Friday, February 25, 2011

We're in Good Hands

We can relax because the future is in good hands

Recently I attended a College of Management & Economics Student Association networking meeting.

This was their second networking event, whose intent was to bring the students and the community together to exchange ideas. This type of event gives students the opportunity to discover what opportunities lie in their community after they graduate, and gives busines people the opportunity to meet with their future employees and business associates.

It was a fascinating evening. These wonderful youg people are so full of hope and anticipation. They are filled with ideas and dreams and the successes they will achieve. It seems with every dream for themselves they have linked in a desire to give back. They are delightful, eager and, juicy and bursting with life. These young people are our future, and I can tell you we are all in good hands.

Yes, they will make mistakes, but not the ones we made. Their’s will simply be learning experiences, because they absorb things faster and are completely cable-ready for our burgeoning technilogical society. They are not daunted by change, but challenged by it.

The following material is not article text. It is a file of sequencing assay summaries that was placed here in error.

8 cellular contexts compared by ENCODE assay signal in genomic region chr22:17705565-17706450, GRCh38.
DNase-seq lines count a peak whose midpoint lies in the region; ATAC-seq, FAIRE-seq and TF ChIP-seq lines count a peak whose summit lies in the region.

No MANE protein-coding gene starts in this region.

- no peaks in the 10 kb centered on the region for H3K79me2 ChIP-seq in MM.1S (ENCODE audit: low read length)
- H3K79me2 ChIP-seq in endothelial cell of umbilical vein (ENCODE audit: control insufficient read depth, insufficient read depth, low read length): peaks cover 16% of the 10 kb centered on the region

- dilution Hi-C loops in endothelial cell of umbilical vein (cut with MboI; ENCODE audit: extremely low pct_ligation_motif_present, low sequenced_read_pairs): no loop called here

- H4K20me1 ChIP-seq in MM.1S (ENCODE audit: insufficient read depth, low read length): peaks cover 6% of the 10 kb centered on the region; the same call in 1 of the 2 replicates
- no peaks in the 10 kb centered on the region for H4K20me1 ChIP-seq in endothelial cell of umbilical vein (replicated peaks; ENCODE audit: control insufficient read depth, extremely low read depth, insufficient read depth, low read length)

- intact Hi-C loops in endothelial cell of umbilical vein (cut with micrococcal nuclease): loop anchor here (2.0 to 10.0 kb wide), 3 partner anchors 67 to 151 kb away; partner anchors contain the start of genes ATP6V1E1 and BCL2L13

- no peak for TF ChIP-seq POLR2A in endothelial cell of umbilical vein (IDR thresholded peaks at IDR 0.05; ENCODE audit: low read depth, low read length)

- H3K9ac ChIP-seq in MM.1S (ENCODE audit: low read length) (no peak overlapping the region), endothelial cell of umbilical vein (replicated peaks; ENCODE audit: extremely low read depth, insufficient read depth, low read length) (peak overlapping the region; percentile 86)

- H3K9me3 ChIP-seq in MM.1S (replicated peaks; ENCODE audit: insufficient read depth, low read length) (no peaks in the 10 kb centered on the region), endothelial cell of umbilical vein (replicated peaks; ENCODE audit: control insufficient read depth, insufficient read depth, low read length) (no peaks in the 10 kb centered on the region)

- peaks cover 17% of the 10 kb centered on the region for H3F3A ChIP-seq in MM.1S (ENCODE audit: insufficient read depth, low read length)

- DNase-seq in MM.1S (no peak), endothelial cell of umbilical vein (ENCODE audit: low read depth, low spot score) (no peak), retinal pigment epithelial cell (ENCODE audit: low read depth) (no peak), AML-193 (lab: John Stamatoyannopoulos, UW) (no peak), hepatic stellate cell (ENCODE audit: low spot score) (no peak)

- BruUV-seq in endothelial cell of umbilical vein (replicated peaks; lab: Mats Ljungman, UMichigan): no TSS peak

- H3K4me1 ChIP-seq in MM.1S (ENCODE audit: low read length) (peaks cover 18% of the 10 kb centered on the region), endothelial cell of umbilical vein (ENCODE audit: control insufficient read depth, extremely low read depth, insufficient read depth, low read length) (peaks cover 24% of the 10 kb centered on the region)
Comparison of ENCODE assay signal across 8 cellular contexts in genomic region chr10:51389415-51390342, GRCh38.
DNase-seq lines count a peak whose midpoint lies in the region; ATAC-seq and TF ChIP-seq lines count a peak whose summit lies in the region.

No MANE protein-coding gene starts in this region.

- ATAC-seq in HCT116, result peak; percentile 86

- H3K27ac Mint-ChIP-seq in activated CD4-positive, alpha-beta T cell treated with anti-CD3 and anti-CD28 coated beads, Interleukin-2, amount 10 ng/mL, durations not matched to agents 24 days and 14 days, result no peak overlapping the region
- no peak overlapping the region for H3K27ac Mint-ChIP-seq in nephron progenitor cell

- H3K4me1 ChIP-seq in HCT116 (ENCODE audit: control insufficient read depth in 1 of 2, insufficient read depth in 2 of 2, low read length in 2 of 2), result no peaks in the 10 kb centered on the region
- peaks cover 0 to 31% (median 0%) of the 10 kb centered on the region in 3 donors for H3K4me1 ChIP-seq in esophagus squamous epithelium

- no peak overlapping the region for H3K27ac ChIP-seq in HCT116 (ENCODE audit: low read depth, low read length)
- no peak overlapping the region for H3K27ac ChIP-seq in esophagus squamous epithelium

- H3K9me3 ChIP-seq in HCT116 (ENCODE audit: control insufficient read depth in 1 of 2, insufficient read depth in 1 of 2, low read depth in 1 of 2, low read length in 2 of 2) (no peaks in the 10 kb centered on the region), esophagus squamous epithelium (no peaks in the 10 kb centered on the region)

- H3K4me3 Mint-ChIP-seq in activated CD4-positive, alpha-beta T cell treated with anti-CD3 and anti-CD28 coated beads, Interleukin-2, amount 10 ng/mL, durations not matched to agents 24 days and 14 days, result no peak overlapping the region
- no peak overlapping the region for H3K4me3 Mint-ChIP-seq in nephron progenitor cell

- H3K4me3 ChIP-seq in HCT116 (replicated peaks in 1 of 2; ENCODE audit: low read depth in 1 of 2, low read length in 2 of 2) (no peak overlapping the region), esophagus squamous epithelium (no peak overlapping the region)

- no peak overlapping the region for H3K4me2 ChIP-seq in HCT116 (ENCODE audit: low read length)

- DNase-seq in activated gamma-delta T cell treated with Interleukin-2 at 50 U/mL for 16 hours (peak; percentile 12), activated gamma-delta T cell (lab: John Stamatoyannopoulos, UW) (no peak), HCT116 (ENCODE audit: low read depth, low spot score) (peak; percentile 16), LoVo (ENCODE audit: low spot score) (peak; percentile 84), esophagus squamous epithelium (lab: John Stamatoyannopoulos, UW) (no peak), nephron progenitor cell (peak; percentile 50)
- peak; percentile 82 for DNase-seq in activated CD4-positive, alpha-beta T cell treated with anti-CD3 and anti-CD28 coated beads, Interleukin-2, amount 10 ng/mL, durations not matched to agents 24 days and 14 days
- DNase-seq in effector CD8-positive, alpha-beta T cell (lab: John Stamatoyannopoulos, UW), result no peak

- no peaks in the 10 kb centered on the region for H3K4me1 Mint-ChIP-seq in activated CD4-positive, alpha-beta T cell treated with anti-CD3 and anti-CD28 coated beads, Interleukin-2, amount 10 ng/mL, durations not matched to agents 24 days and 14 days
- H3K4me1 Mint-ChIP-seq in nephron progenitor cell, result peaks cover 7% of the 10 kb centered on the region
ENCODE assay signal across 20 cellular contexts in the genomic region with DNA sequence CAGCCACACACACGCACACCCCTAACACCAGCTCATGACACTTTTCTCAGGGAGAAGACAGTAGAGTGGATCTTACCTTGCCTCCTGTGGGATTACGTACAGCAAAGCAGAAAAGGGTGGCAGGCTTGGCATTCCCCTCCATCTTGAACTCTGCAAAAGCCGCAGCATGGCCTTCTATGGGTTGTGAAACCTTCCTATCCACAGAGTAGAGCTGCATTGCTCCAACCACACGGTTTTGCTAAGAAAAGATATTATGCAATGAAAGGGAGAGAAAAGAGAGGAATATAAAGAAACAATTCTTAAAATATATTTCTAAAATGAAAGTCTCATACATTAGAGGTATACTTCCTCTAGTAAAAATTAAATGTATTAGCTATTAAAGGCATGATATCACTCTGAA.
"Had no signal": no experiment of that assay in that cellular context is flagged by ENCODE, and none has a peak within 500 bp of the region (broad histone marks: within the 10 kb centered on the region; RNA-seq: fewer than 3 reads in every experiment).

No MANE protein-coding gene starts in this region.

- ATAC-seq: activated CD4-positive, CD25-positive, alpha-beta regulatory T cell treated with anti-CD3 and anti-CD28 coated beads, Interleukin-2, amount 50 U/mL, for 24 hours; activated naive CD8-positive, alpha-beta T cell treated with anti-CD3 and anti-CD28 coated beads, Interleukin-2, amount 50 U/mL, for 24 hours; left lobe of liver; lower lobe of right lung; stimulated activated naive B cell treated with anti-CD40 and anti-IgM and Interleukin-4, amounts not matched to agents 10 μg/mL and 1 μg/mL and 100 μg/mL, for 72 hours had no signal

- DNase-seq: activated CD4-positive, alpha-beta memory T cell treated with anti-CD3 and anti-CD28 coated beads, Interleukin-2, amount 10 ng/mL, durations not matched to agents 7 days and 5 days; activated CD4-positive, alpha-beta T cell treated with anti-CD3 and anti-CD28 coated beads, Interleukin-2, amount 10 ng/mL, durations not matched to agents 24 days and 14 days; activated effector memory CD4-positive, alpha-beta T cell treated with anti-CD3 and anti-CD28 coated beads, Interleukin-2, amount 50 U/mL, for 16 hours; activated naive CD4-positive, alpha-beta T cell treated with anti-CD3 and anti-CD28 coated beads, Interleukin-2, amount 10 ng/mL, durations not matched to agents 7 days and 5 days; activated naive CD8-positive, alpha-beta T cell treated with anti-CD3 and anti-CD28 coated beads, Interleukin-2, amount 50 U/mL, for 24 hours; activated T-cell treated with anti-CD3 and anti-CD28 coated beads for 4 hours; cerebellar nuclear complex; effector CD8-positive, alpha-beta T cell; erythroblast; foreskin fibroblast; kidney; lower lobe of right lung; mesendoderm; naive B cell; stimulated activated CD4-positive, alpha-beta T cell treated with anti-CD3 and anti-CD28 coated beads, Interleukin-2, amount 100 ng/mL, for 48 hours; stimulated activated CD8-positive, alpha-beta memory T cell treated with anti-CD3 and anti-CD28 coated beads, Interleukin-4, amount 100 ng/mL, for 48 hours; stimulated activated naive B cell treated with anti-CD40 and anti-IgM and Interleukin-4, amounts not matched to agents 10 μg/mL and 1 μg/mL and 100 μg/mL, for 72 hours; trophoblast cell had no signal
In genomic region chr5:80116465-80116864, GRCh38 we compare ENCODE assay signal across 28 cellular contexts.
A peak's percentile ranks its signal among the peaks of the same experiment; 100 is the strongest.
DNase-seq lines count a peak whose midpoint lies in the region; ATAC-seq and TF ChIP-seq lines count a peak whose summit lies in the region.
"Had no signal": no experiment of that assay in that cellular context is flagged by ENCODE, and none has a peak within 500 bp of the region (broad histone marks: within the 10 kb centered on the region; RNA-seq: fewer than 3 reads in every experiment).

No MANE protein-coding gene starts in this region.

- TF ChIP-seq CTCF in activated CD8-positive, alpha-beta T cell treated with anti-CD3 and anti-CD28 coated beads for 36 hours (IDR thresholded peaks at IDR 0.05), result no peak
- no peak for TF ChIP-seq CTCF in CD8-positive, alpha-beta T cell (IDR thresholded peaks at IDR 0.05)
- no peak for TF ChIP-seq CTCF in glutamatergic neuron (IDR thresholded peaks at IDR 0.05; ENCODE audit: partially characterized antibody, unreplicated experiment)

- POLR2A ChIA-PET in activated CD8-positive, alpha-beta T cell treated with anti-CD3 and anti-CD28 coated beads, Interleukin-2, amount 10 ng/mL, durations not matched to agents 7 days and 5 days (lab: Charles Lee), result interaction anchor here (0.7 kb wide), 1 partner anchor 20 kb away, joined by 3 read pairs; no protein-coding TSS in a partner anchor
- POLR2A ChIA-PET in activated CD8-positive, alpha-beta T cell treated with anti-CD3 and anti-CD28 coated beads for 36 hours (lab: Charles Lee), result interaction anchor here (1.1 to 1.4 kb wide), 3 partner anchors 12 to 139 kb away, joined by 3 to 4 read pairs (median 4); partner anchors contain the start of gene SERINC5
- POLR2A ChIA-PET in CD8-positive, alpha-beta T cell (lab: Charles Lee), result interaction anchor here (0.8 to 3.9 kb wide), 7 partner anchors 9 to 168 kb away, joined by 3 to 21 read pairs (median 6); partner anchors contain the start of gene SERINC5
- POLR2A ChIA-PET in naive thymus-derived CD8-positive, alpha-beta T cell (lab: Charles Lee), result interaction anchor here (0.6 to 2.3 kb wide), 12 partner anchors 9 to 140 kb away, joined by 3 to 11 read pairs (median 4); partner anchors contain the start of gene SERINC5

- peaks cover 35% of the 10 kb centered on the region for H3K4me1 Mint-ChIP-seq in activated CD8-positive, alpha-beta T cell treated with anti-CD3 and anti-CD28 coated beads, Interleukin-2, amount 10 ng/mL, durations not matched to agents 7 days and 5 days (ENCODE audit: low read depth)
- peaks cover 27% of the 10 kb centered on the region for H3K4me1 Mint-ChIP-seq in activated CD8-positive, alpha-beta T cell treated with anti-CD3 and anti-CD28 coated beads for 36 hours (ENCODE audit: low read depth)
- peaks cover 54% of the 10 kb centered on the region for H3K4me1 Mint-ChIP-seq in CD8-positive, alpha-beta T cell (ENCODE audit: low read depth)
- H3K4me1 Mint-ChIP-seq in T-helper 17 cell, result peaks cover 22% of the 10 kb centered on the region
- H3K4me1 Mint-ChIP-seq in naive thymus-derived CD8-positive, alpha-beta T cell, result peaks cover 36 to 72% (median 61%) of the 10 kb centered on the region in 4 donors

There are no doubt times when we seem wise and exciting to them, and other times when we seem slow and plodding.

We do have something that may help them. It is called experience. I am sure they will eagerly make use of it. I only caution all of us with older heads to give of our wisdom willingly, but refrain from expecting them to follow the same paths on which we trod. They have their own and they must follow where it leads them. We cannot possibly tread in their shoes, so must resist the urge to lay down laws and rules and insist that ‘our way is best’. Because it is not. It is merely another way, a different way.

If you sometimes suspect that time is rushing you by and you feel as if you are getting older far too quickly, spend some time with a U of G student. You’ll be young again before you know it.


Monday, February 21, 2011

Why do I write?

What’s in a story? Why does one read? And how does that eventually transmute itself into wanting to move beyond reading someone else’s stories and telling your own?

Keeping his head down, John crept slowly beside the house toward the open window. It wouldn’t do to be seen right now. If Ma saw him there’d be hell to pay and he’d be the one paying it. His ears still hurt from the boxing she’d given him earlier this morning. And that had just been for not moving fast enough. For deliberately disobeying her, he’d get a much harder whipping.

How does one come to feel for the people who infiltrate their way into one’s imagination? Who is “John”? Why did I think of him? How did I think of him? Do I care about him? Does his story matter?

“Mrs. Earl, you cannot home school John. You must have a valid graduation certificate of at least grade 12. You must submit a monthly report to the school board showing your curriculum and the results of John’s testing. We’ve told you this multiple times but you have yet to submit anything showing your qualifications or your adherence to the rules and regulations. This cannot continue!”